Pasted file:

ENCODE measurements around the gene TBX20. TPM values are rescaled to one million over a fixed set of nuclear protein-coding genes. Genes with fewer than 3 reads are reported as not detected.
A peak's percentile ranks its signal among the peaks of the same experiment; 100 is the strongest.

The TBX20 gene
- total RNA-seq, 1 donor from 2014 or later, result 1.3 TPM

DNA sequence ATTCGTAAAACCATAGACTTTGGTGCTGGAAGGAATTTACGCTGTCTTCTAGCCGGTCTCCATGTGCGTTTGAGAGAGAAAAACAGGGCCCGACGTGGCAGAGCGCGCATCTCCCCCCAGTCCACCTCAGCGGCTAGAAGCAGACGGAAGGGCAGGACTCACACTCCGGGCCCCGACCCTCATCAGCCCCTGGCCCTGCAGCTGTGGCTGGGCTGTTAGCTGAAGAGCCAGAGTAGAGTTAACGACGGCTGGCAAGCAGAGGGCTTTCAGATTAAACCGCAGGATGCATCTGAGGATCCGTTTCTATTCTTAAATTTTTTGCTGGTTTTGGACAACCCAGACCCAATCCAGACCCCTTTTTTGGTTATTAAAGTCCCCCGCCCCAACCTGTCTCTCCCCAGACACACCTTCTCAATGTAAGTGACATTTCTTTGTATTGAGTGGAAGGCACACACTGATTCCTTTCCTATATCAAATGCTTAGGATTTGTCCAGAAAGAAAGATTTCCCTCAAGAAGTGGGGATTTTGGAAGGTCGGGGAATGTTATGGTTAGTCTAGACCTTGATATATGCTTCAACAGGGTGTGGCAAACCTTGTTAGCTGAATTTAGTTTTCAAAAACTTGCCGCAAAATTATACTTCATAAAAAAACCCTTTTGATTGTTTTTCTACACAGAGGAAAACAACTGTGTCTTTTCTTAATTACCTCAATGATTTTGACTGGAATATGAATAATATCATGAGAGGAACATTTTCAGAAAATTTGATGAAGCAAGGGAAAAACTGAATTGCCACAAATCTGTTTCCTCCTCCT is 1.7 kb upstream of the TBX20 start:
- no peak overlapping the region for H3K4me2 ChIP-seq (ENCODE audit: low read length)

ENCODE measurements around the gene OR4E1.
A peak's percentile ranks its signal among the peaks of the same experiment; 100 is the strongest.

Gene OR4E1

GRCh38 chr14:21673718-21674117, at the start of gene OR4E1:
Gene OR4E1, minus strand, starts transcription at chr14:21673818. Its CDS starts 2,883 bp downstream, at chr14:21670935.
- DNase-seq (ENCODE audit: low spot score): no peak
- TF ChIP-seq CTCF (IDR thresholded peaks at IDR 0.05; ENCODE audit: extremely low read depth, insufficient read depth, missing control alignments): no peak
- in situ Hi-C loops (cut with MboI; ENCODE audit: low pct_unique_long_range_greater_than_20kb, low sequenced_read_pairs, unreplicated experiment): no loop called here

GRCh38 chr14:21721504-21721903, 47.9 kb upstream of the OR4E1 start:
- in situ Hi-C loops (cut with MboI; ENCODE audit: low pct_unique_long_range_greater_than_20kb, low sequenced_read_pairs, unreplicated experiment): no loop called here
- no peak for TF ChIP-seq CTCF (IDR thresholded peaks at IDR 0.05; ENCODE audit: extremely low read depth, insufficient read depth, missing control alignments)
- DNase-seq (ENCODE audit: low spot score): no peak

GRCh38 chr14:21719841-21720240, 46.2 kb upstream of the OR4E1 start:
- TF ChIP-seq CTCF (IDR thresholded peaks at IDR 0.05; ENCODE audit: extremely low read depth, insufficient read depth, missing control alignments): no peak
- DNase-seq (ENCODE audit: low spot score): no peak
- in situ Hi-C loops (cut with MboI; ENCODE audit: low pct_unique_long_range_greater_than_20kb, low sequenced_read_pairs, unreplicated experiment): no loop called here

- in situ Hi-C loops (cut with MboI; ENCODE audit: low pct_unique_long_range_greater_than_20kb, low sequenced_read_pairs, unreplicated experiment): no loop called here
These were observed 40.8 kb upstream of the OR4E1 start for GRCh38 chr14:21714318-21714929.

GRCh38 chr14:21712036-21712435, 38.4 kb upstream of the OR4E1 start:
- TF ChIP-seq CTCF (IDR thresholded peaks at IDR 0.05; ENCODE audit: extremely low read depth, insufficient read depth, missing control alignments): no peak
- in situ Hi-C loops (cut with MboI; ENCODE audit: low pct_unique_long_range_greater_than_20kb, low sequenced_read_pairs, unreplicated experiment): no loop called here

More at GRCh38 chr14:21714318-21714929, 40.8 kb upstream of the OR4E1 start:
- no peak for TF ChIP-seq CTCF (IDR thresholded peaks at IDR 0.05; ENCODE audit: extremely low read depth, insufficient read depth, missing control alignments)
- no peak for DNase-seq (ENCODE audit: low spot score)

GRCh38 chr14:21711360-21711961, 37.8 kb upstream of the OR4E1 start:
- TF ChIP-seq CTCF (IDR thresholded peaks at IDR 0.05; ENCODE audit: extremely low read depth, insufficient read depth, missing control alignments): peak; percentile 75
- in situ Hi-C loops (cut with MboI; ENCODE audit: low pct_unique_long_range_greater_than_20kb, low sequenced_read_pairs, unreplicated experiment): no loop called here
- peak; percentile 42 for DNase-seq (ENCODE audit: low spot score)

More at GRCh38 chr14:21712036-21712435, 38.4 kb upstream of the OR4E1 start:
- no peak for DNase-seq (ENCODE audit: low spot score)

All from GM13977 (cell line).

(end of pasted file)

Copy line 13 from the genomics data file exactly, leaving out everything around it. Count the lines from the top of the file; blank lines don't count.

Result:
- TF ChIP-seq CTCF (IDR thresholded peaks at IDR 0.05; ENCODE audit: extremely low read depth, insufficient read depth, missing control alignments): no peak